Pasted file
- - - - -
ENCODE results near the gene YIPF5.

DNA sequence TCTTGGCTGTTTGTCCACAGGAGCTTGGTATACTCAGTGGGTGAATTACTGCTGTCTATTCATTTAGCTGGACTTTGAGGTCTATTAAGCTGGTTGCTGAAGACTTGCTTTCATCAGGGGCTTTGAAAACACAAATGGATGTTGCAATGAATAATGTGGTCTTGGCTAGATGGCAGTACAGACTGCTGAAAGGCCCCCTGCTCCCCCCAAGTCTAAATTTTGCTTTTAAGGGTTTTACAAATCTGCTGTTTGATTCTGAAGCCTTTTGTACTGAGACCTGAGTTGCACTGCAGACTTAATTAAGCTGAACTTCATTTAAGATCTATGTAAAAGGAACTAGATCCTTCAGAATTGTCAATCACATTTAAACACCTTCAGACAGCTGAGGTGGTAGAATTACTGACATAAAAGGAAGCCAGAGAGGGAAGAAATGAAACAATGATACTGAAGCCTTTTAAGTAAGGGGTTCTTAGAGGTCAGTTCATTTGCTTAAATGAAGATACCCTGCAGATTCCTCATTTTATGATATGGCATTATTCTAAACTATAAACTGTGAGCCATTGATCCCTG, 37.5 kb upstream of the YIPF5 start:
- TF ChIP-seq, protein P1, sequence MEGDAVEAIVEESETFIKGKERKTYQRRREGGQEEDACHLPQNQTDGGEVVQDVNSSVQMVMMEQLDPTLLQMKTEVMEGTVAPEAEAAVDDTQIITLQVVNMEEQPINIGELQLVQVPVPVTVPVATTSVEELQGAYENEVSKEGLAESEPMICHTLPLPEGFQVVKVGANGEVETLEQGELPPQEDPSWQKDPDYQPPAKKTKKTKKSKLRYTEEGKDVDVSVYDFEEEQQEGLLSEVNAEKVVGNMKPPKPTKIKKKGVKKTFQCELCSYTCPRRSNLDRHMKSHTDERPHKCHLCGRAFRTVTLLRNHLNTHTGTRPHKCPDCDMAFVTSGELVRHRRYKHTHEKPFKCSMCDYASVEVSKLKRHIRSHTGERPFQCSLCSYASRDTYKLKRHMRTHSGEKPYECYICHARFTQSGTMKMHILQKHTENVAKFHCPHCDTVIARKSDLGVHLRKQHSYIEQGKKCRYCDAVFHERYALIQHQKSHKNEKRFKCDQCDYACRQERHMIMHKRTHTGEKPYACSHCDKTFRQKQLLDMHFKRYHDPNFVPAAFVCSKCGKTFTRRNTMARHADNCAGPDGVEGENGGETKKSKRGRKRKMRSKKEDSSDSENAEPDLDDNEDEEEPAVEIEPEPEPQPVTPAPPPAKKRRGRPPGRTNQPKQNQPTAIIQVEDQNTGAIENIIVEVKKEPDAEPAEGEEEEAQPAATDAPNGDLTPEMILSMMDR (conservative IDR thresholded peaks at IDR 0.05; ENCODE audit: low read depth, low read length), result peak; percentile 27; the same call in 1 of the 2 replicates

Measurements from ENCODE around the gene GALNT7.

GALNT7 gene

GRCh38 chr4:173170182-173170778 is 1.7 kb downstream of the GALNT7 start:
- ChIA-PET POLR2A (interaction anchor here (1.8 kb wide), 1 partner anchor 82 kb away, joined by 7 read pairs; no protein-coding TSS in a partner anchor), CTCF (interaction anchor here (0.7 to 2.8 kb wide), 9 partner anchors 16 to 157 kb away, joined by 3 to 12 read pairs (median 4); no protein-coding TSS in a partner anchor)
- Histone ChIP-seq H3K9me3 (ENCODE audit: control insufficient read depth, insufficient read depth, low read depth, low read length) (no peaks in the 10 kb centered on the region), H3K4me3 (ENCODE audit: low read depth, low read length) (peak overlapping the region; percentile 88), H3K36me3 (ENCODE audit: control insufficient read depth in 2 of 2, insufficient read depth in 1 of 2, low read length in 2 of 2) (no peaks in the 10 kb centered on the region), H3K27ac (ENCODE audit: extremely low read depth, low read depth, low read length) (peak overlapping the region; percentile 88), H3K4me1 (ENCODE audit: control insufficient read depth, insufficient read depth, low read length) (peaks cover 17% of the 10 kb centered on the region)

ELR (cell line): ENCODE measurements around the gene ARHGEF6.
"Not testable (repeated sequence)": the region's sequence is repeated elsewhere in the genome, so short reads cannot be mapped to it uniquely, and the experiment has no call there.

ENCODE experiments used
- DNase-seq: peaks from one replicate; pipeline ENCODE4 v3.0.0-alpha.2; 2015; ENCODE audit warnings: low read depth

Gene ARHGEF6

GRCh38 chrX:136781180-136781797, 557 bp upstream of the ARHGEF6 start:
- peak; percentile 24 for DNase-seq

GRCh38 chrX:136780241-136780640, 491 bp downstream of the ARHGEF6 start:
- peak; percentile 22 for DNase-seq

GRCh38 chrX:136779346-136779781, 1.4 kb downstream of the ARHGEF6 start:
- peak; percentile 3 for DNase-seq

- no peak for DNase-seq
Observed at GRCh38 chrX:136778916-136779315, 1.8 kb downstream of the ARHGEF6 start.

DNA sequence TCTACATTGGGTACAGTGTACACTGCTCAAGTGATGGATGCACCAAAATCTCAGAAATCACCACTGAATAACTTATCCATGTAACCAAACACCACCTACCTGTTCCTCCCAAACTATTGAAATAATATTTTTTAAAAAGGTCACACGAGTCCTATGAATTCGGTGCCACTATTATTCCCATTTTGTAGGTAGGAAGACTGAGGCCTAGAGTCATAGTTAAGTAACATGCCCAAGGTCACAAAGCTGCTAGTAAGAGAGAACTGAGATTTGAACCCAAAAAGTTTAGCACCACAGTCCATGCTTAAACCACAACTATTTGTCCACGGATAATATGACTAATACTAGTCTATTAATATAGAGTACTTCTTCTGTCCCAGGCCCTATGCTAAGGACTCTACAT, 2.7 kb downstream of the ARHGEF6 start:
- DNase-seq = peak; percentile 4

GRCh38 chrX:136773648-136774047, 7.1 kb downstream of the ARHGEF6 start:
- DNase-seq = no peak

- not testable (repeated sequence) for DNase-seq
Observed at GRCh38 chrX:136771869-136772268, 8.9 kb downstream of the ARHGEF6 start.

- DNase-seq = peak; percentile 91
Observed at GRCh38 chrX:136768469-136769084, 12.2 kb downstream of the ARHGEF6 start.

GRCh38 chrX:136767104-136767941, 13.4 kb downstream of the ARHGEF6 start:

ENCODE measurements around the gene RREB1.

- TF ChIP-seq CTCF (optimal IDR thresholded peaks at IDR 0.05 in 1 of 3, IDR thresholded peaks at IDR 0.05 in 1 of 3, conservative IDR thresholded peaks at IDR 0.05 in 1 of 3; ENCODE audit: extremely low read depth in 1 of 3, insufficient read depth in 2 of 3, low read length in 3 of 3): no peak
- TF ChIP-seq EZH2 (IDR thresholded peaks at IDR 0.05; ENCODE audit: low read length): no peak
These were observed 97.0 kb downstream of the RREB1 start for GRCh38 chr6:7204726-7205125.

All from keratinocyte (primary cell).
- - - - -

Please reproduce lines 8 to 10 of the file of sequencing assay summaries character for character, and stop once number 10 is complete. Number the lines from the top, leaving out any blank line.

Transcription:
- Histone ChIP-seq H3K9me3 (ENCODE audit: control insufficient read depth, insufficient read depth, low read depth, low read length) (no peaks in the 10 kb centered on the region), H3K4me3 (ENCODE audit: low read depth, low read length) (peak overlapping the region; percentile 88), H3K36me3 (ENCODE audit: control insufficient read depth in 2 of 2, insufficient read depth in 1 of 2, low read length in 2 of 2) (no peaks in the 10 kb centered on the region), H3K27ac (ENCODE audit: extremely low read depth, low read depth, low read length) (peak overlapping the region; percentile 88), H3K4me1 (ENCODE audit: control insufficient read depth, insufficient read depth, low read length) (peaks cover 17% of the 10 kb centered on the region)

ELR (cell line): ENCODE measurements around the gene ARHGEF6.
"Not testable (repeated sequence)": the region's sequence is repeated elsewhere in the genome, so short reads cannot be mapped to it uniquely, and the experiment has no call there.